2. It makes you a more empathetic person. Its really easy to look at people in the past and make a snap judgement about them, that they are so stupid, bad, sexist, uncultured. ect ect… But as historians we have to walk a mile in their shoes and not judge them by the standards we have today. For instance important idea that we take today like umm. universal individual rights or personally property or not having to work everyday for our physical survival hadn’t even been invented till pretty recently. History forces you to understand why people make certain decision and why they held certain views without judging them, a skill I am happy to carry into my day to day life.
4. You get to touch the old things. You stand around in museum. See some boring rocks and some ugly paintings but when you are a history major, all the sudden its “HOLY S#&%* THESE WEIRD LITTLE BONES CHUNKS WAS TOUCHED MOTHERF@#$*$@# SHANG DYNASTY EMPEROR!!!” All the sudden the world is a magically place where everything even mundane, ugly, old things become special and amazing because there is history there!
5. You become very ok with change. History is the study of change over time and over all history has made me a much more chill person. Its like you see that bad stuff happens and life moves on and its ok. Empires fall, major world views shift, rulers come and go but everything turns out ok in the end and life goes on. Nothing is the end of the world.
10 Ways to Make Your Dorm Room (almost) Instantly Homier
Whether you’re heading back to college for the fourth or very first time, try these tips to feel at home on campus:
Lamps! Even in the nicest accommodations (like Smith!) the overhead lighting isn’t all that pleasant. A lamp or two (maybe one floor lamp and one bedside) softens the light in the room, and undeniably makes it homier. Pick up some thrift store lamps once you get there, especially if you’re coming from far away, that way you can ditch them at the end of the semester if you can’t store or move them easily (plus thrifted lamps are pretty cheap — I found one of my three lamps on the side of the road, the other two were willed to me).
A rug can make a room feel much warmer, and I much prefer stepping onto a rug when I get out of bed over the cold floor. I’ve also had friends use a rug as a seating area on the floor, lined with throw pillows against the wall (especially good if you’re not a fan of folks sitting on your bed).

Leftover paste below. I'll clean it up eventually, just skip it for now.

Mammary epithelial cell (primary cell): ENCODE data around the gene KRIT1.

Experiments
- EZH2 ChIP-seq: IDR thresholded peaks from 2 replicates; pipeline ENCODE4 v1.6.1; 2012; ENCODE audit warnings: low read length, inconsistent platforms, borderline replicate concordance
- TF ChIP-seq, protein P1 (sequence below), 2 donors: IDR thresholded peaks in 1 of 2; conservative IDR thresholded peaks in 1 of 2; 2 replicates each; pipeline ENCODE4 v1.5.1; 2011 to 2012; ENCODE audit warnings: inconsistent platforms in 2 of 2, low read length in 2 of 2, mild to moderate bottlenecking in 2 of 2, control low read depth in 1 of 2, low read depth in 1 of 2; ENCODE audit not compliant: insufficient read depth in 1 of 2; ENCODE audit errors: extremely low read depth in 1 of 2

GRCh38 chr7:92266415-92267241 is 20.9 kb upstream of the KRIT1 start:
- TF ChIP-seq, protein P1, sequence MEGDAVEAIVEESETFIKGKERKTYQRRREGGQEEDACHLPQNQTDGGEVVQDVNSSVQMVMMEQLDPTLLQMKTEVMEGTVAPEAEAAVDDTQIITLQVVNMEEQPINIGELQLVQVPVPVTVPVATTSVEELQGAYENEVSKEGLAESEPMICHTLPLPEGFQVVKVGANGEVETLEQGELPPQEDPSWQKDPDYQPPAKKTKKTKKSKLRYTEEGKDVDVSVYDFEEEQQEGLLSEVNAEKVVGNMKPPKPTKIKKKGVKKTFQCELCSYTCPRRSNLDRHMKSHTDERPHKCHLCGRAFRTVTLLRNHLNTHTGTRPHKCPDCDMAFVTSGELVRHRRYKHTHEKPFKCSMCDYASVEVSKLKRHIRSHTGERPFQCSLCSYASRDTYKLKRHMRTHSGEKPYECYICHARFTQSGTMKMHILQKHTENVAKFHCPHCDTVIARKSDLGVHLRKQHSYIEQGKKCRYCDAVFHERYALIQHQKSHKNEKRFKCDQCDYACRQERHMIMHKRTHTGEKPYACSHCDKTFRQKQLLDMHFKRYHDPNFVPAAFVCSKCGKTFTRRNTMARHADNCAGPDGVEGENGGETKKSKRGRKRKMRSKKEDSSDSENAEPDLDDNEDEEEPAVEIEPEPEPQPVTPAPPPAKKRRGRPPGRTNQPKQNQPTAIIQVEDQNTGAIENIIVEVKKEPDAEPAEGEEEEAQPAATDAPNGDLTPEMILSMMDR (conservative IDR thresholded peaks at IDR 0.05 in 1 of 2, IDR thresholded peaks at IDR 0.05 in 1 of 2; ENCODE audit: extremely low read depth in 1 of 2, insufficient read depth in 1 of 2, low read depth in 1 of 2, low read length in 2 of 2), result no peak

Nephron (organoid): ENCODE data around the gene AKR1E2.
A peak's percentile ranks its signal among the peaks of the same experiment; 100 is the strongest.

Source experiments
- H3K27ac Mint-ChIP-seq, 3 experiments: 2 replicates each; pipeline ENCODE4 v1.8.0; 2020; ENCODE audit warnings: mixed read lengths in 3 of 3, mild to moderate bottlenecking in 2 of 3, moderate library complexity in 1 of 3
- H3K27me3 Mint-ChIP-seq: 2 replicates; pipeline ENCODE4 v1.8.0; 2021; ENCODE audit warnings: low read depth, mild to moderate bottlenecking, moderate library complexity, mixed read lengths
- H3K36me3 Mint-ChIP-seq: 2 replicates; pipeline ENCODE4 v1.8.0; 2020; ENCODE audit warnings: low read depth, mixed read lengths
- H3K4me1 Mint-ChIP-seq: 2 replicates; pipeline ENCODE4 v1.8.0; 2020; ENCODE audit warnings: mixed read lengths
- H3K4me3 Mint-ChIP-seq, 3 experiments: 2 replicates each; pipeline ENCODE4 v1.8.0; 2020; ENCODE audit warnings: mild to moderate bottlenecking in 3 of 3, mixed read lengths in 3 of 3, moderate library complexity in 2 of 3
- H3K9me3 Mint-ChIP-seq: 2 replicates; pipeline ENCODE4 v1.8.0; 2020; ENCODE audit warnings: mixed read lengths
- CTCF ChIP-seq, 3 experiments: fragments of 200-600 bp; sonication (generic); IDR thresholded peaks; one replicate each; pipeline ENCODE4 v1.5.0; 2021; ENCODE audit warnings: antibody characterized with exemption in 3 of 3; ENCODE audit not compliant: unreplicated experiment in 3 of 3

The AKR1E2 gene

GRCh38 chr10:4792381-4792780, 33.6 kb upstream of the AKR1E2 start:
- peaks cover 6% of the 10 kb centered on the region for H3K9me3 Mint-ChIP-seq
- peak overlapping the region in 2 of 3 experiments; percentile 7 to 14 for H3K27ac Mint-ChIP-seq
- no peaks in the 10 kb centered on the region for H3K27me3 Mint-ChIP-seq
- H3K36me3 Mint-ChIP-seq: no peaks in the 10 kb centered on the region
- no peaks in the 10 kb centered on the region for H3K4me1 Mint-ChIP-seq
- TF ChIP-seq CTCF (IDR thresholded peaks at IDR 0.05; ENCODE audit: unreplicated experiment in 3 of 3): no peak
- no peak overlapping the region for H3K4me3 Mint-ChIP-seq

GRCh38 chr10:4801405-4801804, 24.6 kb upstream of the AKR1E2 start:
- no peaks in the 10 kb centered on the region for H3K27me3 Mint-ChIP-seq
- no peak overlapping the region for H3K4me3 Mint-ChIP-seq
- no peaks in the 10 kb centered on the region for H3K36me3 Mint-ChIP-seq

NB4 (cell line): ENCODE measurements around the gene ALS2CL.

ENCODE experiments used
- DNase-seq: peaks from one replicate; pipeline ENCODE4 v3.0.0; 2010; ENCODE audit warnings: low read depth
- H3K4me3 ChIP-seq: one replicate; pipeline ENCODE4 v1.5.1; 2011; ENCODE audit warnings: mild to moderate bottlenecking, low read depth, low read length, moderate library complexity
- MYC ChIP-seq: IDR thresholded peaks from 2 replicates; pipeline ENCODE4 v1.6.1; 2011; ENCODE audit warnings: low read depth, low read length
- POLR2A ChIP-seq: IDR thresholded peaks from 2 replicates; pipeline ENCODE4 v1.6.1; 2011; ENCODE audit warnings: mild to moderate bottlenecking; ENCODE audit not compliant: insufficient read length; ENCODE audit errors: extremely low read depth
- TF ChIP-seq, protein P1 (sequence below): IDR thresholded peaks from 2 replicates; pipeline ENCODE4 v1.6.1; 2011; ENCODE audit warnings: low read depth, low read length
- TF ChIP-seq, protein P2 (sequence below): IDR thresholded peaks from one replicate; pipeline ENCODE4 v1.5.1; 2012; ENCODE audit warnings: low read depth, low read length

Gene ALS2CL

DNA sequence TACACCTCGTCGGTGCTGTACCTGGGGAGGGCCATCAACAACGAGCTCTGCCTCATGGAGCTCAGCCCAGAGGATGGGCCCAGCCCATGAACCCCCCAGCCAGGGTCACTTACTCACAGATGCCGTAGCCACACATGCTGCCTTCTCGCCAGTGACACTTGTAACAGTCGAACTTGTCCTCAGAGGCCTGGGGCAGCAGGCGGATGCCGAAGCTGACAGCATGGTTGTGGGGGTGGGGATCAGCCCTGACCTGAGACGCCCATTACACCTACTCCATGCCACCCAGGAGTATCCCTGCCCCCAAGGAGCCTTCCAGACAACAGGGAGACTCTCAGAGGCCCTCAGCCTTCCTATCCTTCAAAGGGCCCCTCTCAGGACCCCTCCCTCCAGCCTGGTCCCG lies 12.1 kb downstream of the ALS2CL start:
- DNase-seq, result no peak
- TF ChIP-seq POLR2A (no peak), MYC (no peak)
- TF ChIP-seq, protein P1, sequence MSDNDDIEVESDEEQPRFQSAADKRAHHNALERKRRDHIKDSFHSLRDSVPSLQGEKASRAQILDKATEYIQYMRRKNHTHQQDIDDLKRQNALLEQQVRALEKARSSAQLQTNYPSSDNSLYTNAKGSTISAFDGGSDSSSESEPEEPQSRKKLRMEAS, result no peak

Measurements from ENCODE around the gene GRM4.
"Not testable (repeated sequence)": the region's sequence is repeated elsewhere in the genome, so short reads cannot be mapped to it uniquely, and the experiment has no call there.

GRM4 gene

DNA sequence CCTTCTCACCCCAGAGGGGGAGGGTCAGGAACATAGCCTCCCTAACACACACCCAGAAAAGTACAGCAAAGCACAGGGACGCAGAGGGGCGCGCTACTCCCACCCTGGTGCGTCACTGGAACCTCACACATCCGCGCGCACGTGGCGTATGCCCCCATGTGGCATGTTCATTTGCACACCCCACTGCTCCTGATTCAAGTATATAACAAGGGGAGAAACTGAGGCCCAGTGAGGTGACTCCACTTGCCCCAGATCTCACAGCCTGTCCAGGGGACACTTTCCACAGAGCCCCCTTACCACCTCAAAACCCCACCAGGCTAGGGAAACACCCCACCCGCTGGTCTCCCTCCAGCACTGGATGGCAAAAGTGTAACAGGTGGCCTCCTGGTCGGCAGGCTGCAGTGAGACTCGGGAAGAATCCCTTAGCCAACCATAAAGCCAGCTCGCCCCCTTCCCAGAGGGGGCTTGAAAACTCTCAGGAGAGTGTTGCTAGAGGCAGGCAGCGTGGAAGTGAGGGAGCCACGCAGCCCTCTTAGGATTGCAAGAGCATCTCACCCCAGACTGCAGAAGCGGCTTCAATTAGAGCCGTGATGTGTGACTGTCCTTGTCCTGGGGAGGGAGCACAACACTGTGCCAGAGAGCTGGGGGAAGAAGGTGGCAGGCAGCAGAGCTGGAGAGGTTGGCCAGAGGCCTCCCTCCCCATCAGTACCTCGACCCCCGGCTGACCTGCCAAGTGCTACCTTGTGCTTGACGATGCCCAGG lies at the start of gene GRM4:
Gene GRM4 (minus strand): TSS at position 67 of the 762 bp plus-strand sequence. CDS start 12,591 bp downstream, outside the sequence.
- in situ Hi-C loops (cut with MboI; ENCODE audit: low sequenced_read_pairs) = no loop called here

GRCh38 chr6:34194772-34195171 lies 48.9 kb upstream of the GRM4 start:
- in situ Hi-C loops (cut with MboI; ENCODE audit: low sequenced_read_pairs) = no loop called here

Cool it on the high school friends photos. You might see photo collages that take up entire walls on Pinterest and in friends’ rooms, but a few nice photos in frames of family and friends from home can aesthetically and mentally prepare you for new friends and adventures in college.
You can never have too many mugs. The bigger the better — tea, coffee, water, extracurricular beverages (you know, like milk for your cookies), cereal, fruit, yogurt, the mug is one of the most universal dishes.
Extra blankets of different weights will up your cozy factor, and will come in handy when it’s fort building time. You can also fold these up to use as extra pillows for leaning against the wall/on your bed. Especially as you’re adjusting to a new house’s thermostat, a variety of blankets is nice to have as you figure out what makes you comfy.
Fake flowers or plants, or real ones if you’re ambitious, add sweet bursts of color to your very neutral room. I like to keep mine in wine bottles, as it really classes up the place, and is perfect for making a get together with friends or a wine date with a friend/gal pal/boy toy more festive.
Keep the blinds open during the day! If you can, arrange a mirror to reflect the light from the window (my first year my closet door, which had a mirror on the outside, was luckily directly across from a window, and it actually made a substantial difference to the feel of the room).
Have some conversation starters — a favorite album artwork, a poster from a favorite trip/museum visit/concert/movie, a small statue you found in your first year room’s light box (now there’s a story), a map with markers on it (Places you’ve been? Places you want to go? Places people you love are?), a flag from your state/country/political party (I proudly fly the NWP flag and it has made me several friends), something you made or someone made for you (maybe a blanket your grandma crocheted you). Anything that a new friend can ask about and you’ll have more to say than just, “oh I thought it looked nice.” Something with a story is always great, and it’s a great way to find things in common right away. On that note, if you bring books from home, people are going to check them out when they come by your room, so make them count!
A tapestry or something cloth on the wall will really warm up your white-walled room!
Seasonal decor you make yourself, like paper snowflakes with your roommates when you’re ready for snow, or paper flowers for when you desperately want it to be spring — festive and a nice study break!